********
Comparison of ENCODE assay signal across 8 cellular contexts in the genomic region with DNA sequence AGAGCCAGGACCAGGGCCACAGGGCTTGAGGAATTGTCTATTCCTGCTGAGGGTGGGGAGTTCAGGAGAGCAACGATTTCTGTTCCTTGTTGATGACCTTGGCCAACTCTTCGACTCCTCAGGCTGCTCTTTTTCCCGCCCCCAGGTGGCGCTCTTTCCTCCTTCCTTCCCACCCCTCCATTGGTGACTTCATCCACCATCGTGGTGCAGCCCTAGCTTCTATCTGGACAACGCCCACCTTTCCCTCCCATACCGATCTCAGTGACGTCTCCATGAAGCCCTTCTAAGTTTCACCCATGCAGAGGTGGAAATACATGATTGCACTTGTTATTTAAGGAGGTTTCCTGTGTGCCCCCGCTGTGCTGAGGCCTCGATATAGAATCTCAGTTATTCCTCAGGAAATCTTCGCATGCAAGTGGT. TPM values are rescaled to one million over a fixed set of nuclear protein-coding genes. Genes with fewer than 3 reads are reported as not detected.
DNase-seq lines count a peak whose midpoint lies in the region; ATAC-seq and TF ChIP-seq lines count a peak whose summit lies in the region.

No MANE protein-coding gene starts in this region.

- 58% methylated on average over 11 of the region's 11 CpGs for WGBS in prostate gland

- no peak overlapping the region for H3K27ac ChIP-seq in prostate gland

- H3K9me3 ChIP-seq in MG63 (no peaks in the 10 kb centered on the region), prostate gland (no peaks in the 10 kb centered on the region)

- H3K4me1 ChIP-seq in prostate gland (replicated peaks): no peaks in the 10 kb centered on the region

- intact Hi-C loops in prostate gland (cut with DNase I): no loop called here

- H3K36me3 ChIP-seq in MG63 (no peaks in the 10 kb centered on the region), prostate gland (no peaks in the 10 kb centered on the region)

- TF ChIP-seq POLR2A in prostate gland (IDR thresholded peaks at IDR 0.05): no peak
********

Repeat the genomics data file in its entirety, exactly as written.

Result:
Comparison of ENCODE assay signal across 8 cellular contexts in the genomic region with DNA sequence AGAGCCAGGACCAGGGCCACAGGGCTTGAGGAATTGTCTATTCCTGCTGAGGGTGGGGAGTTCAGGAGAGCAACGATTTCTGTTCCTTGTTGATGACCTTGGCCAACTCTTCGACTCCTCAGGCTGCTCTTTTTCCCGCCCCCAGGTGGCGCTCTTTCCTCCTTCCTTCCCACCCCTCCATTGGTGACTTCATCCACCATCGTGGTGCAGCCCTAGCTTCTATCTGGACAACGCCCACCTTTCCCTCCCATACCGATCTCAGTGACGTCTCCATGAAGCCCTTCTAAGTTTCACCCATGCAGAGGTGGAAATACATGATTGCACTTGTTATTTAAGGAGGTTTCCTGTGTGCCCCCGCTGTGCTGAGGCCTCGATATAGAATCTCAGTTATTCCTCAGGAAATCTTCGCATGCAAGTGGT. TPM values are rescaled to one million over a fixed set of nuclear protein-coding genes. Genes with fewer than 3 reads are reported as not detected.
DNase-seq lines count a peak whose midpoint lies in the region; ATAC-seq and TF ChIP-seq lines count a peak whose summit lies in the region.

No MANE protein-coding gene starts in this region.

- 58% methylated on average over 11 of the region's 11 CpGs for WGBS in prostate gland

- no peak overlapping the region for H3K27ac ChIP-seq in prostate gland

- H3K9me3 ChIP-seq in MG63 (no peaks in the 10 kb centered on the region), prostate gland (no peaks in the 10 kb centered on the region)

- H3K4me1 ChIP-seq in prostate gland (replicated peaks): no peaks in the 10 kb centered on the region

- intact Hi-C loops in prostate gland (cut with DNase I): no loop called here

- H3K36me3 ChIP-seq in MG63 (no peaks in the 10 kb centered on the region), prostate gland (no peaks in the 10 kb centered on the region)

- TF ChIP-seq POLR2A in prostate gland (IDR thresholded peaks at IDR 0.05): no peak